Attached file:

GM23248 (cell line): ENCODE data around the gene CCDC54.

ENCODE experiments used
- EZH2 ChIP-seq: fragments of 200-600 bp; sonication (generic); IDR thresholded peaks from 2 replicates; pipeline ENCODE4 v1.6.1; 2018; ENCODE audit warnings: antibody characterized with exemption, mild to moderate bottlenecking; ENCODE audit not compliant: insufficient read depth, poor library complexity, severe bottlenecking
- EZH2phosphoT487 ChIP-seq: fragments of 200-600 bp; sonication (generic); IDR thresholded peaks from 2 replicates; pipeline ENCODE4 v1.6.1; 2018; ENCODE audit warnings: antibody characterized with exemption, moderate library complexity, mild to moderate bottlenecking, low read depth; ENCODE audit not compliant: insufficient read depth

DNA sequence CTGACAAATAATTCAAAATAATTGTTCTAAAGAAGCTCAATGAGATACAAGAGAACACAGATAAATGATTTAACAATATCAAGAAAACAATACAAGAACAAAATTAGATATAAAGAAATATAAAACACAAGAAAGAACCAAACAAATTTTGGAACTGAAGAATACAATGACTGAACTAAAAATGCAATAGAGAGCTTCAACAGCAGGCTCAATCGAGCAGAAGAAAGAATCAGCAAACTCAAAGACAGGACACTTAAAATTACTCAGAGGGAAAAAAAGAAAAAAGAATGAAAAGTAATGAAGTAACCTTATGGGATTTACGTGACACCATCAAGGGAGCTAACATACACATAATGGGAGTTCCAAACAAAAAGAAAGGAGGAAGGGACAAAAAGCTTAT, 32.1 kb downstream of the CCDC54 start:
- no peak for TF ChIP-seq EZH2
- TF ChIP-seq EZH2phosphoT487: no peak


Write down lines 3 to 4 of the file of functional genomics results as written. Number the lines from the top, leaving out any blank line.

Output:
- EZH2 ChIP-seq: fragments of 200-600 bp; sonication (generic); IDR thresholded peaks from 2 replicates; pipeline ENCODE4 v1.6.1; 2018; ENCODE audit warnings: antibody characterized with exemption, mild to moderate bottlenecking; ENCODE audit not compliant: insufficient read depth, poor library complexity, severe bottlenecking
- EZH2phosphoT487 ChIP-seq: fragments of 200-600 bp; sonication (generic); IDR thresholded peaks from 2 replicates; pipeline ENCODE4 v1.6.1; 2018; ENCODE audit warnings: antibody characterized with exemption, moderate library complexity, mild to moderate bottlenecking, low read depth; ENCODE audit not compliant: insufficient read depth